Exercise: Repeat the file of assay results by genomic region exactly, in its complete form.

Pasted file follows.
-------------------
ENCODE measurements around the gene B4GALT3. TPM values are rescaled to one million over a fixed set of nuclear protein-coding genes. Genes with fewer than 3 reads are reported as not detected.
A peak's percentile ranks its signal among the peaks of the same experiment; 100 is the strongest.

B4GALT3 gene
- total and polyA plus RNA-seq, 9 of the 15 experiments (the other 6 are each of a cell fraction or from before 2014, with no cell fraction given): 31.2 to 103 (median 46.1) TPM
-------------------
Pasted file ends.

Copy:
ENCODE measurements around the gene B4GALT3. TPM values are rescaled to one million over a fixed set of nuclear protein-coding genes. Genes with fewer than 3 reads are reported as not detected.
A peak's percentile ranks its signal among the peaks of the same experiment; 100 is the strongest.

B4GALT3 gene
- total and polyA plus RNA-seq, 9 of the 15 experiments (the other 6 are each of a cell fraction or from before 2014, with no cell fraction given): 31.2 to 103 (median 46.1) TPM